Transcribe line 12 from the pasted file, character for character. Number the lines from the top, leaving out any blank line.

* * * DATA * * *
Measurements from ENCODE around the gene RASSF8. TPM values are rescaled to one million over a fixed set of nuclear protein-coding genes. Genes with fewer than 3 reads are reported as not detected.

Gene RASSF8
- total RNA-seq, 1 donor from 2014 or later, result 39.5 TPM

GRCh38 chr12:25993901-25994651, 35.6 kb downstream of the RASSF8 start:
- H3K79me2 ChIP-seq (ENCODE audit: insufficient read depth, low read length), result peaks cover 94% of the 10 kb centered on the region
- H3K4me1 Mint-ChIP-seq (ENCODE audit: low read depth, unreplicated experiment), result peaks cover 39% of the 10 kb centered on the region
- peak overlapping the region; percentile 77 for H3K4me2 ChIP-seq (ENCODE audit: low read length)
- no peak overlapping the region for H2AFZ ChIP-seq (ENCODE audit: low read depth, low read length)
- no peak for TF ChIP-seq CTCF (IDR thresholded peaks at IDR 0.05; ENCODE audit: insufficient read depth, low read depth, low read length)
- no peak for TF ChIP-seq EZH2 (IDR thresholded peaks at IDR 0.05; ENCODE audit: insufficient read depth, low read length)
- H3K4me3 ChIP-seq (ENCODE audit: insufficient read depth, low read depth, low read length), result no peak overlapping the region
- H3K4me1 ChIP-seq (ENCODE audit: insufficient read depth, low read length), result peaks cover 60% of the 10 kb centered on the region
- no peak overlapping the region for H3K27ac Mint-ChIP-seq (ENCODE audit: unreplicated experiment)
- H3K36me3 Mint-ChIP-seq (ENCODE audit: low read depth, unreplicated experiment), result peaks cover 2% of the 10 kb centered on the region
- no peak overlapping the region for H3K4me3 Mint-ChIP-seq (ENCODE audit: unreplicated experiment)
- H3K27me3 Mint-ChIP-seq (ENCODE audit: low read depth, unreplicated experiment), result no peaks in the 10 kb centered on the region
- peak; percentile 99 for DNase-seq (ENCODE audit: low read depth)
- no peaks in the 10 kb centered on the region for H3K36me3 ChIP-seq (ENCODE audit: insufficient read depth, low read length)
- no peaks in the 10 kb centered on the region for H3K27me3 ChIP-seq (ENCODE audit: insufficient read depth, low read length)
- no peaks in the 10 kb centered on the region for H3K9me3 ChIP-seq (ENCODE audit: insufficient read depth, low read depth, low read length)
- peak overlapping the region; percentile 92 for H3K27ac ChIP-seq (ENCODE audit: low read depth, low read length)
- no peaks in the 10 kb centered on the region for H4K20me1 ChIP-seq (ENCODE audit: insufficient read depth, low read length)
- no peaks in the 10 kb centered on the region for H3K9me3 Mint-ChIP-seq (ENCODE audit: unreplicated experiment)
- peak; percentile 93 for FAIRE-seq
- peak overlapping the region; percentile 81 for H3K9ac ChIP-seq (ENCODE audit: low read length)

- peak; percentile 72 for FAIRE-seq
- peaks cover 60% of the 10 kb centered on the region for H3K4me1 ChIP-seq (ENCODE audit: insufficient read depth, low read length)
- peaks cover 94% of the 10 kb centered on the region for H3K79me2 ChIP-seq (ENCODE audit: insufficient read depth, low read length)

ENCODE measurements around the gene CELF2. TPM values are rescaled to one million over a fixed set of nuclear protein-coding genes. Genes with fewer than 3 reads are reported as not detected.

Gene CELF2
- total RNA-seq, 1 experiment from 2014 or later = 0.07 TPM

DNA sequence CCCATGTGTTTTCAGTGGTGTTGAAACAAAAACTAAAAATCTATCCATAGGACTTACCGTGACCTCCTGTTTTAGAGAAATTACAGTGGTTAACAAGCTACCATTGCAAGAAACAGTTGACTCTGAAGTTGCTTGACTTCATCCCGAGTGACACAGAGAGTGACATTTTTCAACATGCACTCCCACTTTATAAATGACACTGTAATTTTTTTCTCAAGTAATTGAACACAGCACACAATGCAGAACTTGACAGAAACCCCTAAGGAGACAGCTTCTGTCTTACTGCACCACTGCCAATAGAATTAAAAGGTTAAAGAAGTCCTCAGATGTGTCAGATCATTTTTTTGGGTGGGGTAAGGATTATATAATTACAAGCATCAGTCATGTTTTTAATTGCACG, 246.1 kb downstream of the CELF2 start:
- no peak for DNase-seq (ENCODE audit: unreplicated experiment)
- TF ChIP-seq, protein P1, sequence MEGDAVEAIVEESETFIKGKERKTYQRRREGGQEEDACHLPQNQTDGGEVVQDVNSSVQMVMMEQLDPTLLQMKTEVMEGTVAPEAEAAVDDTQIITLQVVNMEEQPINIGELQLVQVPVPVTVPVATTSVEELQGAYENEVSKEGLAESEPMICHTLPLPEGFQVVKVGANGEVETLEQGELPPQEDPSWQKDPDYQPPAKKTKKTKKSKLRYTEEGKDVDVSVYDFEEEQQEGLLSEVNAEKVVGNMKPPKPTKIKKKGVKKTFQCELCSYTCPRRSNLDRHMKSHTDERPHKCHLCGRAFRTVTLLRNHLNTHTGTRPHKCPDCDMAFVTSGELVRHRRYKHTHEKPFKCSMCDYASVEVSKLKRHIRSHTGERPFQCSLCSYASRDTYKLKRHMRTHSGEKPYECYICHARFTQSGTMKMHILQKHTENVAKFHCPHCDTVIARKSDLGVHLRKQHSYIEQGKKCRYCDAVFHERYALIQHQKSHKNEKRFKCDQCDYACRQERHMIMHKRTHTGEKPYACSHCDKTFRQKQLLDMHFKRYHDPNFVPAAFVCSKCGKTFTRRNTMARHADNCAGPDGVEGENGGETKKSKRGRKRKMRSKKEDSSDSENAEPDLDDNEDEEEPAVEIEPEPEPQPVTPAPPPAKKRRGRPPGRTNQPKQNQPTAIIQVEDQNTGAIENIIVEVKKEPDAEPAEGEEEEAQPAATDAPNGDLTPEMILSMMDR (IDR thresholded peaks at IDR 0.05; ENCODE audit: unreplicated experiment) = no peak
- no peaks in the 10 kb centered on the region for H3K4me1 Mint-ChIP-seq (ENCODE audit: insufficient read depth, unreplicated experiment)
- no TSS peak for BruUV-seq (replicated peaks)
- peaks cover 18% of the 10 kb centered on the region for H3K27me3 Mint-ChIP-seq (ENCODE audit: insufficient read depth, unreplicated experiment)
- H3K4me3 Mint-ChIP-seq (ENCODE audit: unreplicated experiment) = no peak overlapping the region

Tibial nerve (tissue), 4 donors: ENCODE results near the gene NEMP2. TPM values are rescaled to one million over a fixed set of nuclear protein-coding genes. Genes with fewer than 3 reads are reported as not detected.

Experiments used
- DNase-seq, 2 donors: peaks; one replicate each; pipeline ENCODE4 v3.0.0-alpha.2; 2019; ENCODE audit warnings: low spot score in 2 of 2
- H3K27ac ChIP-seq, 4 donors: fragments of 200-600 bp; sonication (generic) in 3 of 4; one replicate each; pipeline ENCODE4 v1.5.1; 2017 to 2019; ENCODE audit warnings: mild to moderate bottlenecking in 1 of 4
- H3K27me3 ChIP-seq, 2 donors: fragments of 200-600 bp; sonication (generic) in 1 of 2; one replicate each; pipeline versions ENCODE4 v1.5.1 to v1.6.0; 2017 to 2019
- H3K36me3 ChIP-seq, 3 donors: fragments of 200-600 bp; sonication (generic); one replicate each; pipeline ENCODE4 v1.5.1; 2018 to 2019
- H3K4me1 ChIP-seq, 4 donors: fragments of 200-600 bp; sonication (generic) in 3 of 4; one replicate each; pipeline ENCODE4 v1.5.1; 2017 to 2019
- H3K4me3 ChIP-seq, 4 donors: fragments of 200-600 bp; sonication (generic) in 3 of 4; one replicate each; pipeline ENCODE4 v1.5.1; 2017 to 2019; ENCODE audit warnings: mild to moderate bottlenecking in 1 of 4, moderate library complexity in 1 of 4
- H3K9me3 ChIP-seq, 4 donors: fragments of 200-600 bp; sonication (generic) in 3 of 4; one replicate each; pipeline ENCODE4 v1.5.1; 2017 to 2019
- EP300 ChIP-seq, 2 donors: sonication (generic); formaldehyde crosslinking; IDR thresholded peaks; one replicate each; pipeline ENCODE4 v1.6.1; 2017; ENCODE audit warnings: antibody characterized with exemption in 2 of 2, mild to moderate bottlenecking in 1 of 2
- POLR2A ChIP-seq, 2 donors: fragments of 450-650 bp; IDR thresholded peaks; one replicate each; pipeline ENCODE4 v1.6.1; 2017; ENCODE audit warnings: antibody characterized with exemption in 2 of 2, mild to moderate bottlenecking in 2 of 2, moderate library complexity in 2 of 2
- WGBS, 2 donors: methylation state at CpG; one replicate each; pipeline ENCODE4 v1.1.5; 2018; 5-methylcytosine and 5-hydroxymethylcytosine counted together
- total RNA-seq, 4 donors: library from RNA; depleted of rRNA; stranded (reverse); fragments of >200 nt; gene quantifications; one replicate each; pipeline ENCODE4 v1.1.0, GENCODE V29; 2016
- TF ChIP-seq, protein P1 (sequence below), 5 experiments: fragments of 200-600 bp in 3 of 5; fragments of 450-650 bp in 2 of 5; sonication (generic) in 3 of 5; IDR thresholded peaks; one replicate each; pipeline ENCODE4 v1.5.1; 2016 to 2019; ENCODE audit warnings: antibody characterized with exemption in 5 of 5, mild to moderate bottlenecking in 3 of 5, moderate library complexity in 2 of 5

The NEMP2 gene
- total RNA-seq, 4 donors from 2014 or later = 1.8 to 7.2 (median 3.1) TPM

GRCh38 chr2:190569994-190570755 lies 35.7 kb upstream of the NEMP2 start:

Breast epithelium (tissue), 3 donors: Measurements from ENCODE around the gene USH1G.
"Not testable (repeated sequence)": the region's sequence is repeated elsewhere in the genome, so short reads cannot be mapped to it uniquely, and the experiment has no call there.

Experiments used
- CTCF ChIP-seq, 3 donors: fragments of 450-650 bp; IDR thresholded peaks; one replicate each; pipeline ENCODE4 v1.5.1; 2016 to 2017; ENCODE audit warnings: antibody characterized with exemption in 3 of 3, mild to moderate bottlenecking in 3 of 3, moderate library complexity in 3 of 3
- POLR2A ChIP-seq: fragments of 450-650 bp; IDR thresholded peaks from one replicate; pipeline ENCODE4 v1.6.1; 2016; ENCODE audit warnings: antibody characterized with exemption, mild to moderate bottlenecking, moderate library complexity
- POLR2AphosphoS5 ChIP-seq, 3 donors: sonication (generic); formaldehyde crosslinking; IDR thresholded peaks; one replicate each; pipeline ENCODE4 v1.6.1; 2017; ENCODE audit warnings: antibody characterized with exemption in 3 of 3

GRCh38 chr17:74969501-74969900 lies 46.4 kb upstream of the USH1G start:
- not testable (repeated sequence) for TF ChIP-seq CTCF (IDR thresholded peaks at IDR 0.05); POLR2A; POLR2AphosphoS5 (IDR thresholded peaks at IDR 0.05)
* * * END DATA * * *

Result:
- H3K4me1 ChIP-seq (ENCODE audit: insufficient read depth, low read length), result peaks cover 60% of the 10 kb centered on the region